Updates to Mac Virus

  1. Following up this story: USB restricted mode: now you don’t see it, now you do…

Elcomsoft’s claims hinged on the assertion that “…iOS will reset the USB Restrictive Mode countdown timer even if one connects the iPhone to an untrusted USB accessory, one that has never been paired to the iPhone before…Most (if not all) USB accessories fit the purpose — for example, Lightning to USB 3 Camera Adapter from Apple.”

Andrew O’Hara, for AppleInsider, tells us that iOS 12 developer beta 4 requires device to be unlocked before connecting any USB accessories. “In the fourth developer beta of iOS 12, a passcode is required any time a computer or USB accessory is connected…Before the change, authorities or criminals would have an hour since last unlock to connect a cracking device, like the GreyKey box. Now, they don’t have that hour, making it that much more difficult to brute force a password attempt into a device.”

2. SecureList: Calisto Trojan for macOS – “The first member of the Proton malware family? … Conceptually, the Calisto backdoor resembles a member of the Backdoor.OSX.Proton family: … it masquerades as a well-known antivirus (a Backdoor.OSX.Proton was previously distributed under the guise of a Symantec antivirus product) … Like Backdoor.OSX.Proton, this Trojan is able to steal a great amount of personal data from the user system, including the contents of Keychain”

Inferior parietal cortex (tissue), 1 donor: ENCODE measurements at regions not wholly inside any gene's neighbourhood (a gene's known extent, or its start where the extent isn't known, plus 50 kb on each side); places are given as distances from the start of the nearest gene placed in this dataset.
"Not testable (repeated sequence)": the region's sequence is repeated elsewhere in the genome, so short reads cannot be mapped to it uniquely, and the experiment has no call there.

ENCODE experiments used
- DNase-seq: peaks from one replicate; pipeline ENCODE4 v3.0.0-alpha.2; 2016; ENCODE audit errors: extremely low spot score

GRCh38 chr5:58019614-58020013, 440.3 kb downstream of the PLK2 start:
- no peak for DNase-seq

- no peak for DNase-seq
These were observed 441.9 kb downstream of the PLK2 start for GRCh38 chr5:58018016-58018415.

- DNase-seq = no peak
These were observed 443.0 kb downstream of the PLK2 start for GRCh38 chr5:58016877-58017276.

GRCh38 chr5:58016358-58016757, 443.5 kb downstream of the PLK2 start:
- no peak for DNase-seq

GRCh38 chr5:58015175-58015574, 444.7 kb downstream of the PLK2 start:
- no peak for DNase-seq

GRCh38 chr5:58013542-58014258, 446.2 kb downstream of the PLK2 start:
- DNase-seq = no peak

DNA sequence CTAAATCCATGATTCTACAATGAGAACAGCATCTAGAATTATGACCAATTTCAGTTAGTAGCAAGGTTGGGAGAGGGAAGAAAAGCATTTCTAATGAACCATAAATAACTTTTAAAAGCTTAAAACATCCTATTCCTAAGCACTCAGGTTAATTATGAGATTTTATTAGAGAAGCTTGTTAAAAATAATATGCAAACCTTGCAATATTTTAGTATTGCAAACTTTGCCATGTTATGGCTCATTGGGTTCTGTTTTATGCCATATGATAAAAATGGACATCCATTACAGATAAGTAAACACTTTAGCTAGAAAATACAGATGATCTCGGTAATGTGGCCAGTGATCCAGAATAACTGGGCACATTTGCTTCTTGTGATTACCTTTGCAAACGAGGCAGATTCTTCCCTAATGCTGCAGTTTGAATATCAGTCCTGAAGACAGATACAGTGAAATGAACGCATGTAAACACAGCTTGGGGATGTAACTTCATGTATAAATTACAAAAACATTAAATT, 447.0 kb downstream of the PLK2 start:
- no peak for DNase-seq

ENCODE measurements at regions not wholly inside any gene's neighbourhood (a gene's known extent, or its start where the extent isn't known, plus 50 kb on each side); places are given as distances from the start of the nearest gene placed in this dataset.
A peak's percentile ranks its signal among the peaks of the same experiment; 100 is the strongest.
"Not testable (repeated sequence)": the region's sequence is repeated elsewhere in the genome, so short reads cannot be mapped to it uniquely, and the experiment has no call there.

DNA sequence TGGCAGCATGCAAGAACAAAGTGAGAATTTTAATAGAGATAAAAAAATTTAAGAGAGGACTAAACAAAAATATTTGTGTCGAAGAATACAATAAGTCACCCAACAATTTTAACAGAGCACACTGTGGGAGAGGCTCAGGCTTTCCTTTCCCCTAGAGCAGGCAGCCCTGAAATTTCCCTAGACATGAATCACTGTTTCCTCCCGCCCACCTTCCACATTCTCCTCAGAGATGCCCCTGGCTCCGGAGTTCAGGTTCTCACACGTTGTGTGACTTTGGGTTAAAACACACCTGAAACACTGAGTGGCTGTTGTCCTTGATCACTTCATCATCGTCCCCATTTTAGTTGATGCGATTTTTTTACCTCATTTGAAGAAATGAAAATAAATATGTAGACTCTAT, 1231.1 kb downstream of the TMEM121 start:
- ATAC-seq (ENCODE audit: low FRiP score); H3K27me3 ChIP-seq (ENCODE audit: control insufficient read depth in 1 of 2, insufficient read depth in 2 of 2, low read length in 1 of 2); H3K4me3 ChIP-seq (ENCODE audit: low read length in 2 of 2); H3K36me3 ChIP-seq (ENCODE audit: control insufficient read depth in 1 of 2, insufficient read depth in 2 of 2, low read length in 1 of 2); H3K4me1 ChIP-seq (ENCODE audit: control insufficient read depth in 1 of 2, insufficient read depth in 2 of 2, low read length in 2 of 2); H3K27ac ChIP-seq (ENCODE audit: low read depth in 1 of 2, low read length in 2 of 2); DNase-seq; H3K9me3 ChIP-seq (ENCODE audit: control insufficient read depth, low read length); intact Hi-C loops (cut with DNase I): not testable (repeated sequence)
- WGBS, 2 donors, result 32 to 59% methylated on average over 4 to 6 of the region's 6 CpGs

David Harley

IoT resource/news updates

Updates to Internet of (not necessarily necessary) Things

[Many of the Things that crop up on this page are indeed necessary. But that doesn’t mean that connecting them to the Internet of Things (or even the Internet of Everything) is necessary, or even desirable, given how often that connectivity widens the attack surface.]

(1) Brian Krebs talks about the asymmetry in cost and incentives when IoT devices are recruited for DDoS attacks like one conducted against his site: Study: Attack on KrebsOnSecurity Cost IoT Device Owners $323K.